Hepatitis B rates down significantly in children

According to the researchers at the Centers for Disease Control, rates of hepatitis B in children and young adults in the U.S. are down significantly.

The researchers at the National Center for HIV/AIDS, Viral Hepatitis, STD, and TB Prevention at the CDC who recorded and analyzed this trend have attributed its cause to several factors, but predominantly to the establishment in 1991 of universal vaccination for children. 

In this study, to be published in the July 2010 edition of the Journal of Infectious Diseases, the results were determined by examining the prevalence of hepatitis B in samples taken from the U.S. population through the National Health and Nutrition Examination Survey between 1988 and 1994, and then again between 1999 and 2006.

The results showed that while American youth are better protected, adult rates of infection remain relatively unchanged.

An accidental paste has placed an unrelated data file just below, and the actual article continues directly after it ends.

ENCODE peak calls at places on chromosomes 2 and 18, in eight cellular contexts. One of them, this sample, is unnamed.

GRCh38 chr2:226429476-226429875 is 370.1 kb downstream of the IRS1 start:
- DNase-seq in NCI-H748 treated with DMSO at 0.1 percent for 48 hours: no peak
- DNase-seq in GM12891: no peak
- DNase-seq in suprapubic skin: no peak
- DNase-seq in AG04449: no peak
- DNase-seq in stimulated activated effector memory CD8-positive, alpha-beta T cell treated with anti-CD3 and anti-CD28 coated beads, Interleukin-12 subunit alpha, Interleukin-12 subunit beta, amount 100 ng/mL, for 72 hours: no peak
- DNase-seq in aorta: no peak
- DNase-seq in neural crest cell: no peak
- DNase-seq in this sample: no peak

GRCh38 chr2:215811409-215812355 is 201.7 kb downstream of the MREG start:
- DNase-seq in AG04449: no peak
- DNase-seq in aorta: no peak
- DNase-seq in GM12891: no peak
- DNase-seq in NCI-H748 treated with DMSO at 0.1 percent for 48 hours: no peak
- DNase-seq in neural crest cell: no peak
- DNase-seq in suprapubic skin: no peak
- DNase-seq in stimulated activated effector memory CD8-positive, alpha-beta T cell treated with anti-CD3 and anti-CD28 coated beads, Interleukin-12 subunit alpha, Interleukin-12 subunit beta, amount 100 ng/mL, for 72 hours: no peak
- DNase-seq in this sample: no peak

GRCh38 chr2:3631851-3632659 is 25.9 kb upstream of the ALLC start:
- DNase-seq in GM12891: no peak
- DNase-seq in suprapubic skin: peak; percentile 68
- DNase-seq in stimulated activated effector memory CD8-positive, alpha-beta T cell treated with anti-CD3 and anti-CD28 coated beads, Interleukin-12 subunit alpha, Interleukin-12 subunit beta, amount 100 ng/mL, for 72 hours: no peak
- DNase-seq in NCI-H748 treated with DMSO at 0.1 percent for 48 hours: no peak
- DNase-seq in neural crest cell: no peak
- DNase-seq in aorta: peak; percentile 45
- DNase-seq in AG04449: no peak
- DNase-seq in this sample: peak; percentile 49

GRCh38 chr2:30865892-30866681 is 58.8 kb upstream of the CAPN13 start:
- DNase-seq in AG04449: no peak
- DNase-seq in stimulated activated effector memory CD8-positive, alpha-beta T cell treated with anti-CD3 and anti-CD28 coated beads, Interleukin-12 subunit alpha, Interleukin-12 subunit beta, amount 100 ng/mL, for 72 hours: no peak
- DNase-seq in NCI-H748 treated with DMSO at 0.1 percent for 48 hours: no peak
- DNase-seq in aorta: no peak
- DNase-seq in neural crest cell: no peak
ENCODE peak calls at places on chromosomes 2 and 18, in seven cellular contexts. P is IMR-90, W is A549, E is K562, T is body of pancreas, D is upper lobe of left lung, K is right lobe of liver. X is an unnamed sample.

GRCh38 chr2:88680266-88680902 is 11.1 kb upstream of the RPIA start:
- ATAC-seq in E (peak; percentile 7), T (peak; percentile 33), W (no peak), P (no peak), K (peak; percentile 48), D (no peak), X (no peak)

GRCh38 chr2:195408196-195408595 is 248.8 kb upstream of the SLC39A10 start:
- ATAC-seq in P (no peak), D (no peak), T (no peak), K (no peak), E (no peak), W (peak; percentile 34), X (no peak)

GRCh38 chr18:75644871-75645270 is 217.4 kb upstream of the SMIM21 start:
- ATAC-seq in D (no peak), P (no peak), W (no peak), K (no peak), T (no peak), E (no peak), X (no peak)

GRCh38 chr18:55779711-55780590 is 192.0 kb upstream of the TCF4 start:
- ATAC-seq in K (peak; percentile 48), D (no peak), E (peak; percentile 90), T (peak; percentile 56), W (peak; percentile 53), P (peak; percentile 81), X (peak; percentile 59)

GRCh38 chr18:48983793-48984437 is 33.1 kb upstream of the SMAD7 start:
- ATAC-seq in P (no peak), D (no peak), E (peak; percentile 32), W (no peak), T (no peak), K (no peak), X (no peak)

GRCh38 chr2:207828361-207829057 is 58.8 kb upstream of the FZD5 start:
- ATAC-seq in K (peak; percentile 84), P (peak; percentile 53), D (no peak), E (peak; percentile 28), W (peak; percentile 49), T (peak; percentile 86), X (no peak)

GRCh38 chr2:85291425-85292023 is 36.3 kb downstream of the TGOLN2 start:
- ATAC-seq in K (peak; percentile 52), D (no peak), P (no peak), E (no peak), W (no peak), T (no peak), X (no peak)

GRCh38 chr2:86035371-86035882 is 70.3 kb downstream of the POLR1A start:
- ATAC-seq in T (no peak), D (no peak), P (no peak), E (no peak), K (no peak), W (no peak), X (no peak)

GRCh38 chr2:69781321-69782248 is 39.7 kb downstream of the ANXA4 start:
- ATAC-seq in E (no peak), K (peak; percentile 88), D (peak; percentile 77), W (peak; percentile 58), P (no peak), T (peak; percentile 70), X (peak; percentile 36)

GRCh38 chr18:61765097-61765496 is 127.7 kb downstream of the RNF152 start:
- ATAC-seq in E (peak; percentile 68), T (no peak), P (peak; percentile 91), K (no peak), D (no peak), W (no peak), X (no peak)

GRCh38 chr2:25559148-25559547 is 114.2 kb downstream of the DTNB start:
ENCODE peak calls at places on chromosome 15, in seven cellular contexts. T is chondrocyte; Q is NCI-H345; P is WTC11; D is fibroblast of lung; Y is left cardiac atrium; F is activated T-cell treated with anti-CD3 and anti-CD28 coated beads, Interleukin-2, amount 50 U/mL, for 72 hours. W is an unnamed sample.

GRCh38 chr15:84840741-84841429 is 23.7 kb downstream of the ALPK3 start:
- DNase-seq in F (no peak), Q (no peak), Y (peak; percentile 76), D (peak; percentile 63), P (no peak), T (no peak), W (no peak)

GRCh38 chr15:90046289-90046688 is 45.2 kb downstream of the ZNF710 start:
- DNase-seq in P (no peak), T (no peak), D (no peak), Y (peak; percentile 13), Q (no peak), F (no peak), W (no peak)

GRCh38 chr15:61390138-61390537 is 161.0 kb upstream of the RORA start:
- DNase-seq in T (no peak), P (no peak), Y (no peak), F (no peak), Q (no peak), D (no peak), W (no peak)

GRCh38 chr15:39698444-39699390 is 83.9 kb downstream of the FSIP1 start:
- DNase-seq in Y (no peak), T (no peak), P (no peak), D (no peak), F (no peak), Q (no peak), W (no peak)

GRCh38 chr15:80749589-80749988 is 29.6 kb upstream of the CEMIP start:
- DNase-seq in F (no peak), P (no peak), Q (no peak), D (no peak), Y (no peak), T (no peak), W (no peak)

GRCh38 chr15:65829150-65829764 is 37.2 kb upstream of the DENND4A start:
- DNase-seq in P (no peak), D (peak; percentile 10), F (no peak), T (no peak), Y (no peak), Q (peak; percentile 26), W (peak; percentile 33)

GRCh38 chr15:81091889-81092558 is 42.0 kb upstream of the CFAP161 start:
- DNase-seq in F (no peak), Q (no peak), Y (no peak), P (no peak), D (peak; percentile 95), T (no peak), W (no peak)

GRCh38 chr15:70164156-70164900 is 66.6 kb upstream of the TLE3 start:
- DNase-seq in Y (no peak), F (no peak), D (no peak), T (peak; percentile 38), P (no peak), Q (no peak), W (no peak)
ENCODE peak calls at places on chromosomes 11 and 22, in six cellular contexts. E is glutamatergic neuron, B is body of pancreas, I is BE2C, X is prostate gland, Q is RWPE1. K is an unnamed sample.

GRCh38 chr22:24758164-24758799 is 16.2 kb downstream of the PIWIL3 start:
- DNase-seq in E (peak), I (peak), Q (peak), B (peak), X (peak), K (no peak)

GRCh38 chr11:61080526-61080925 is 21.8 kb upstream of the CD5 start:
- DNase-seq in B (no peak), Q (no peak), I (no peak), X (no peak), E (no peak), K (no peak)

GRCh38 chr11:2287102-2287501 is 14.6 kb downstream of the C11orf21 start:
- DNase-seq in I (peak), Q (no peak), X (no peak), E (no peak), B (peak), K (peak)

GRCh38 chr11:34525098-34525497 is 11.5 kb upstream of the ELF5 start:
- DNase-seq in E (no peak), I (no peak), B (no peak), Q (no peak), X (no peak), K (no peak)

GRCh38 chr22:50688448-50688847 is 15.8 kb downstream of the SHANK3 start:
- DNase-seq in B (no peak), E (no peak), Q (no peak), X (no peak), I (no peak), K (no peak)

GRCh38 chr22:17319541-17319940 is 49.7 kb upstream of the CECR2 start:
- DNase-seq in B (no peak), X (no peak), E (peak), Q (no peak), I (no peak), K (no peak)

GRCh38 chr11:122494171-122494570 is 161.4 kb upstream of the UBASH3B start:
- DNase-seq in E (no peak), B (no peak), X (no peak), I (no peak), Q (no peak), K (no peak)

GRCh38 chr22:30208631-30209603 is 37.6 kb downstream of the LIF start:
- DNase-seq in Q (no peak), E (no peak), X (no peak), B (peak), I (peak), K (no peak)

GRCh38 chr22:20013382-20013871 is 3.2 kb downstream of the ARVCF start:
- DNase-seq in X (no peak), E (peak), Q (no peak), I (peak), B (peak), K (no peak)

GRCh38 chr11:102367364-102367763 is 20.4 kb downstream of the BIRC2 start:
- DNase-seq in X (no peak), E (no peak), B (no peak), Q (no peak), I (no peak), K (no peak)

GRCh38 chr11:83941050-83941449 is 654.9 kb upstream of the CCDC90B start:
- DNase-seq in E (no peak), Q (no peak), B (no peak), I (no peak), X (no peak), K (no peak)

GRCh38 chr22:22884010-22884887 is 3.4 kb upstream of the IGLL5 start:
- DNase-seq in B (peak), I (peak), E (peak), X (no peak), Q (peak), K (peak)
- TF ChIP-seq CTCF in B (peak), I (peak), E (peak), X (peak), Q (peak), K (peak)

U.S.-born younger adults fared better than their older or foreign-born counterparts. Cases of acute hepatitis B infection have decreased in their age group by 80 percent since 1990. The likely explanation reflects the overall significance of prevention strategies, such as improvements in the monitoring and control of the blood supply, changes in risk-taking behavior among those in high-risk groups and the targeted vaccination of high-risk individuals.

In comparison to other countries, especially those in Asia and Africa, the U.S. has a relatively low level of hepatitis B in its population overall, but it is estimated that 730,000 American adults live the disease. The researchers stressed the need to improve screening regimens to identify the chronically infected, particularly those that would show no symptoms until the onset of cirrhosis or liver disease.